By Terry Dean
There has been a long-held view among a vocal group of parents concerning the amount of testing done in District 97 — that there's too much of it.
First-year Supt. Albert Roberts has heard this criticism as well. The elementary school district conducts various internal assessments across all grade levels, not just those mandated via state standardized tests.
But parents in D97 have complained that too much of their kids' time is taken up taking tests instead of hands-on learning in the classroom. "Testing overload" is how they often describe it. Some have dubbed it "The Alphabet Soup," given the various acronyms these assessments sport.
Roberts agreed there is too much testing, not just in Oak Park but nationwide. Still, he also stressed that measuring accountability and performance are important.
"I am concerned about the amount of time school districts across this nation lose to testing requirements, and the way those testing results are used to paint a sometimes inaccurate picture," he said. "While testing is important, using any one measure of performance as a way to make a judgment about a youngster clearly goes against my educational philosophy.
"We do need multiple measures," Roberts added. "Those measures don't necessarily have to be a standardized test."
The Illinois Standards Achievement Test (ISAT) is mandated under the federal No Child Left Behind (NCLB) Act to test elementary school kids in reading and math. Others criticize the law for being an unfunded mandate. Roberts talks about giving attention to what he described as "authentic learning" instead.
"If I sit with a group of youngsters in a science class and have the youngster walk through an experiment with me, I pretty much know whether that youngster really understands the scientific method. But is that the only way we measure that, on a standardized test?"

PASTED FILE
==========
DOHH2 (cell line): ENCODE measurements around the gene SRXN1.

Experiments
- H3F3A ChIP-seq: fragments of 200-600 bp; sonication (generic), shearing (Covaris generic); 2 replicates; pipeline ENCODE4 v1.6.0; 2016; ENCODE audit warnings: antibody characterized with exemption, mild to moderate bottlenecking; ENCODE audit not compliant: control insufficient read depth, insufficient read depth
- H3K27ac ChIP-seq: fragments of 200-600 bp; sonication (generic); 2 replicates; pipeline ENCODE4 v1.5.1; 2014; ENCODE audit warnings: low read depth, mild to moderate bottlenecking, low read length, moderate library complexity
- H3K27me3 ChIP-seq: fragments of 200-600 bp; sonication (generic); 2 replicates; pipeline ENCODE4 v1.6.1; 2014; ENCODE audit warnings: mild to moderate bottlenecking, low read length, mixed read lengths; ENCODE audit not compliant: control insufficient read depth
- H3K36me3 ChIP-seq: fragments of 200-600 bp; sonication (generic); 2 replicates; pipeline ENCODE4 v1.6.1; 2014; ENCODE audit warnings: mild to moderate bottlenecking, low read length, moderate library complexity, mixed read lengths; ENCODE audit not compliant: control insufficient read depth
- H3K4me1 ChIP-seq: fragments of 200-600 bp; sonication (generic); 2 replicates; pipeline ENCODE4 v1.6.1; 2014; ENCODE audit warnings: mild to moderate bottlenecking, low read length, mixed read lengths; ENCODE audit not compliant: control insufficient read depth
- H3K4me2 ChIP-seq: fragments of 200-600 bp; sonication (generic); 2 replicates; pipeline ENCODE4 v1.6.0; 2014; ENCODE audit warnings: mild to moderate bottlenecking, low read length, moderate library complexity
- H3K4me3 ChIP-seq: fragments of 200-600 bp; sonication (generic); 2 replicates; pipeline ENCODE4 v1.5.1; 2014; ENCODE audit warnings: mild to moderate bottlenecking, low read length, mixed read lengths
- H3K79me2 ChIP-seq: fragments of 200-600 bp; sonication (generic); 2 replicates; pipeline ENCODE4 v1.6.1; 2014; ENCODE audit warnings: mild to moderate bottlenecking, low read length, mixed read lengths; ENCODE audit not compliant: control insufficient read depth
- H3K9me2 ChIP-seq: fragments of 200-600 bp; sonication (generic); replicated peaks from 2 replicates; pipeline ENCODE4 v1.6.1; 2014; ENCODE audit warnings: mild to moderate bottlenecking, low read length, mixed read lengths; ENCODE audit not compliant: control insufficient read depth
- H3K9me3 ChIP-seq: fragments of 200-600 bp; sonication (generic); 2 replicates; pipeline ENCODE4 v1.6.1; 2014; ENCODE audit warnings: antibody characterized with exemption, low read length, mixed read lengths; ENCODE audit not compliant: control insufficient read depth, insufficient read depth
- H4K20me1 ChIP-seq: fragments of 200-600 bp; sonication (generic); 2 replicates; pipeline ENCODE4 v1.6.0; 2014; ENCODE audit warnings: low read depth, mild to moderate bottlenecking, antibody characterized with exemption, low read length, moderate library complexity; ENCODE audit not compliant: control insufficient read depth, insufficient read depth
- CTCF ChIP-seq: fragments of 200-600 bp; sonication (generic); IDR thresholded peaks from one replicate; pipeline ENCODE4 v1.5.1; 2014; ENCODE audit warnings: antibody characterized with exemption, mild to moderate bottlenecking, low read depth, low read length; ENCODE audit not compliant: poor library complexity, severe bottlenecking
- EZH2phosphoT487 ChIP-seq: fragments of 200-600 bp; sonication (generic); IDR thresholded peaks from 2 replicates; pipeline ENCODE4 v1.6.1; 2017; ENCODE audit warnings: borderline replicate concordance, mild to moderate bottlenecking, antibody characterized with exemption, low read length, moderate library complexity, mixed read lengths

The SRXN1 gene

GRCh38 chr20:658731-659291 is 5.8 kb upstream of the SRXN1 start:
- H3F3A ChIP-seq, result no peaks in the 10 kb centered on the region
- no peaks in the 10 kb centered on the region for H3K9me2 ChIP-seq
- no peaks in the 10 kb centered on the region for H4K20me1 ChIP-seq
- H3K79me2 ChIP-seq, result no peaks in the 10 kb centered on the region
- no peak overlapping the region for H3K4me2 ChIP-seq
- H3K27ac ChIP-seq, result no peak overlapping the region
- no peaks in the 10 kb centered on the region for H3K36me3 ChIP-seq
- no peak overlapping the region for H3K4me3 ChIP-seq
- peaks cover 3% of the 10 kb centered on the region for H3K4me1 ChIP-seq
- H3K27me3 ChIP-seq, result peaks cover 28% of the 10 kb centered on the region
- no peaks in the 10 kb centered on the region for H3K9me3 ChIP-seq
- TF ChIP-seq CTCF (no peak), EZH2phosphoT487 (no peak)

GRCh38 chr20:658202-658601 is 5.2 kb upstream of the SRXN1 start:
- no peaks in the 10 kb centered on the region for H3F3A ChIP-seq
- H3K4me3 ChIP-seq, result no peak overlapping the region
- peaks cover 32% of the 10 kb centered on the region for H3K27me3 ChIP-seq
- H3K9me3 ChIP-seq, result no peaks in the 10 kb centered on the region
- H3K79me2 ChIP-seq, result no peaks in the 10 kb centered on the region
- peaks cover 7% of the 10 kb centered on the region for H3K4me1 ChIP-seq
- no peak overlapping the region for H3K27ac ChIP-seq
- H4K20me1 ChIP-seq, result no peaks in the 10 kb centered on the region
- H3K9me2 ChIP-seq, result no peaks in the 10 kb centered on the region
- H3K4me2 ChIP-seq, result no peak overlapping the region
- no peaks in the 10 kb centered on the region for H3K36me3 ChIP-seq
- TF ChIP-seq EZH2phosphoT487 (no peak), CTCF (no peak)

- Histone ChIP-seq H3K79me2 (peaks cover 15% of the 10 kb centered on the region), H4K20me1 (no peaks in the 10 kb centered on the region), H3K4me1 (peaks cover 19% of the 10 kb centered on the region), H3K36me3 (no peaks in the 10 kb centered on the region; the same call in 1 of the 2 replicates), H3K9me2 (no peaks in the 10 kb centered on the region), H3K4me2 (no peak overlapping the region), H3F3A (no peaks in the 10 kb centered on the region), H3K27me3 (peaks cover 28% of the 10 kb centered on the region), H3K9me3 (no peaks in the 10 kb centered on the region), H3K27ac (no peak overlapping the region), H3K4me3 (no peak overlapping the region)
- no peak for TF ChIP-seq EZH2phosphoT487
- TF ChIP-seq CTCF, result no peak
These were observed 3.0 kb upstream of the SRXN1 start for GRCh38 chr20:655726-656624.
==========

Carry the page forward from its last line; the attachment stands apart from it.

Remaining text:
Some of the district's assessments, Roberts added, do help instruction because students perform them on a computer, the results come back quickly and teachers can immediately adjust in their classrooms. Those, he said, are positive things about testing in the district.
"We must use assessment — and I'm talking about going beyond testing — to inform instruction so we're meeting the needs of each student in the district and not guessing at what their needs might be," Roberts said.
Another controversial aspect of NCLB is the AYP concept, where schools have to make "adequate yearly progress" annually by having a certain percentage of each student subgroup meet or exceed standards on the ISATs. School districts publicly report their scores and whether they've made AYP. Last year, four D97 schools failed to make AYP — Lincoln and Holmes elementary, and Brooks and Julian middle schools. But in certain years over the last decade, the district had every school make AYP.
Roberts considers AYP an inaccurate measurement.
"This nation is hung up on a box score mentality that's not always accurate," he said. "The concept that gets a lot of press, AYP, is flawed. We're [comparing] last year's group to this year's group. It makes much more sense, for me, to measure a youngster's progress over a year. ... Ask any parent: What they want to know is did my son or daughter learn during the course of a year?"
Such data is also important in tracking how students do when they graduate to Oak Park and River Forest High School or other area high schools.
Roberts supports sharing data with the high school but says it must be done properly. For consolidated districts, that's not an issue, he explained, but Oak Park has two separate public school districts.
"In a district where you have two different school boards and two different organizations, sharing that information can become problematical unless you have a release or parent knowledge," Roberts said. "I believe we've worked well with (Supt.) Steven (Isoye) at the high school to start to talk about what other things are really helpful for teachers there, and how do we do this where neither district has to defend itself in court."
Answer Book 2016
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